“Expect the unexpected I always say and the unexpected never happens”
The Whetherman in The Phantom Tollbooth
As Head Coach at Mirasee, I have watched thousands of entrepreneurs work through our programs.
Some are a lot more successful than others, and because I know you want to be in the Successful Group, I thought I’d take a few moments to tell you what separates those who succeed from those who do not.
Today we use the word “entrepreneur” fairly loosely to mean someone starting in business, but let’s unpack that term a little to help you better understand what you are about as an entrepreneur and how you might find that success you seek.
What It Means to Be an Entrepreneur, Literally
“Entrepreneur” is a word of French origin. Some say it was first used in the 16th century to refer to persons who led military expeditions. They would have been prepared to take risks and faced uncertain outcomes as a result of their efforts. And as part of their planning for surprises that might otherwise topple their victory, these action takers would have included planning with an expectation of the unexpected.
Apparently, two centuries passed before the term “entrepreneur” was applied to business folk including merchants, farmers, craftsmen, and other sole proprietors who all shared the common activity of buying at an uncertain price and selling at an uncertain price—risk taking again.
If you continue to hunt down references to this term you’ll find risk taking at the core of the entrepreneurial journey—plenty of evidence of using scant resources to make more but with much uncertainty around outcomes with only plausible outcomes as a guide.
Risk and uncertainty surround the term entrepreneur as does taking action, being an adventurer.
We encourage our students to embrace the very heart of entrepreneurship in their course building. Course building is full of uncertainty and it is an uncertainty with lots of moving pieces.
There is the uncertainty around self: “What can I give?”
There is the uncertainty around what the target audience are willing and able to invest in: “What does my audience want?”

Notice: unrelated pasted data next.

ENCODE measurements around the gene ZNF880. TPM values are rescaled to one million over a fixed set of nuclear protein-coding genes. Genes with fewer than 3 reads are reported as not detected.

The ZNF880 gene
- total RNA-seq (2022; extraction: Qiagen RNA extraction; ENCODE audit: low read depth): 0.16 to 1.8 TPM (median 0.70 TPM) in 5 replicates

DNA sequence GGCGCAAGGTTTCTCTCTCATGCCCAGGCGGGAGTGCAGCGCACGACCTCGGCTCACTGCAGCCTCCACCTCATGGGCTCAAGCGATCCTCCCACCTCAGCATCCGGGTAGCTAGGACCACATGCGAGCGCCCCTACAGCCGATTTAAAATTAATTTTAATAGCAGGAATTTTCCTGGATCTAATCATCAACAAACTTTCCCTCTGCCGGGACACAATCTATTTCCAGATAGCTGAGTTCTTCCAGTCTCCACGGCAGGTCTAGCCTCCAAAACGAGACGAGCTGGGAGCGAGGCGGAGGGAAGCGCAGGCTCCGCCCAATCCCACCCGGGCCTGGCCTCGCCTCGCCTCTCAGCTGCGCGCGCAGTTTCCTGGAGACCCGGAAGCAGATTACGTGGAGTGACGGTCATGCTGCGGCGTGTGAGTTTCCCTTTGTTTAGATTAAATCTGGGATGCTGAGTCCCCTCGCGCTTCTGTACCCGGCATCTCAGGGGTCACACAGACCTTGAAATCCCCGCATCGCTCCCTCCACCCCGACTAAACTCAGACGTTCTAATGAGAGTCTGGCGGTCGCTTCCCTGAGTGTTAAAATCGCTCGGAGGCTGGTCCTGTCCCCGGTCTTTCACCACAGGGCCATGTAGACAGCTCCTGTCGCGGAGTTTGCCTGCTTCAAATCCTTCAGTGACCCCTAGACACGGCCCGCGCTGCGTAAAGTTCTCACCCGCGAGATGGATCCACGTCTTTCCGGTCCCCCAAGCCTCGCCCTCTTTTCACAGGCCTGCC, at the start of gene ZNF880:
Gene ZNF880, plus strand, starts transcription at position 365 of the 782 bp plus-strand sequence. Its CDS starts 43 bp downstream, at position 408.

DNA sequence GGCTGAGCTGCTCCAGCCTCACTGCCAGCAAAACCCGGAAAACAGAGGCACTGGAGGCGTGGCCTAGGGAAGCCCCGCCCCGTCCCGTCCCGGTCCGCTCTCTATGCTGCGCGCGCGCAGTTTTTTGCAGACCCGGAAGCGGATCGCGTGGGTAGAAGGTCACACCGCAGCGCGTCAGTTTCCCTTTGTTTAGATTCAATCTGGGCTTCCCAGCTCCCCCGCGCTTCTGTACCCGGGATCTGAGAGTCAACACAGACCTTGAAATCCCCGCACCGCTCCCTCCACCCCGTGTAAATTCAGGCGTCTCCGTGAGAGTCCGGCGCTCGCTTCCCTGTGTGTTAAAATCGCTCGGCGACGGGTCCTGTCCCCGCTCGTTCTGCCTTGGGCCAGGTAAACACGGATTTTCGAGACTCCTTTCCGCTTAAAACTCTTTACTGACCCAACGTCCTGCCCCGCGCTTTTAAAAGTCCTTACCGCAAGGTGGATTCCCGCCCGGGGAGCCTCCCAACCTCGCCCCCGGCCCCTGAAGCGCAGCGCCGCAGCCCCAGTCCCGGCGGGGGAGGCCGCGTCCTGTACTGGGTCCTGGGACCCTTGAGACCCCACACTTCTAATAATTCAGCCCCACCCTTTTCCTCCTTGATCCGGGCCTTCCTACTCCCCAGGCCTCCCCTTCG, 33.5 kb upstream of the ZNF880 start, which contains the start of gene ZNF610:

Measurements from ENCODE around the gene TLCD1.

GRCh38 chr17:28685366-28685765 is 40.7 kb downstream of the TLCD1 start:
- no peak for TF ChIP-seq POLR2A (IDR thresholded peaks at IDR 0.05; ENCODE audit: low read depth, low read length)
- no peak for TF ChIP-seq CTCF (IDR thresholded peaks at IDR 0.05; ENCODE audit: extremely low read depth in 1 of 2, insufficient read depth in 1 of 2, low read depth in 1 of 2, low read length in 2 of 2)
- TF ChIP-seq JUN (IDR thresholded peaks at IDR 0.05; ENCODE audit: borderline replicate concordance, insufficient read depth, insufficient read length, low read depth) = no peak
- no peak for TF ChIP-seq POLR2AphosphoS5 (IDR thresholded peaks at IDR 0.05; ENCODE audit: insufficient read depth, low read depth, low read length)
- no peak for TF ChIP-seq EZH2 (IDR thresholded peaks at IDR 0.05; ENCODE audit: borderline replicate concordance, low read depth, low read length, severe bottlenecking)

Then, when those two things are figured out, there is the uncertainty around how to make the offer: “What message will resonate with my audience?”
In course building, there are so many whens and whys and wherefores. Like a ping pong ball, plausible answers are hit back and forth often in quick succession and things begin to look good. And then it’s an idea down when the ball goes into the net. And sometimes once that ball has rolled off the table, you can’t even be bothered to stoop to pick it up and get on with the game by trying another tactic or simply getting better at the first one.
Instead you quit before you either won or lost, thus sealing yourself as a loser for the game you began to win.
Other doubts flood in too.
Students are uncertain that they truly know more than those they want to teach, and if they do know more, then the question moves to, “what exactly is the more I know?”
Students are uncertain that they truly know which bit of the “how much” to teach, and if they know which bits to teach then the question moves to, “how much of it should I teach and what is the order I want to teach this in?”
Students are uncertain that they can find those they want to teach and if they think of a way to find the target group then the question becomes, “how do I overcome my fear and talk about what I am doing?”
Students are uncertain that those they want to teach actually want to invest the time needed to learn this stuff, and if they do want to invest the time in it, then the question becomes, “how much time do my students want to spend learning this and at what times of day?”
Students are uncertain that those they want to teach actually want to invest the money needed to learn this stuff, and if they do want to invest the money then the question becomes, “how much money and how do I decide?”[clickToTweet tweet=”Uncertainty is the risk at the heart of the entrepreneurial journey.” quote=”Uncertainty is the risk at the heart of the entrepreneurial journey. “]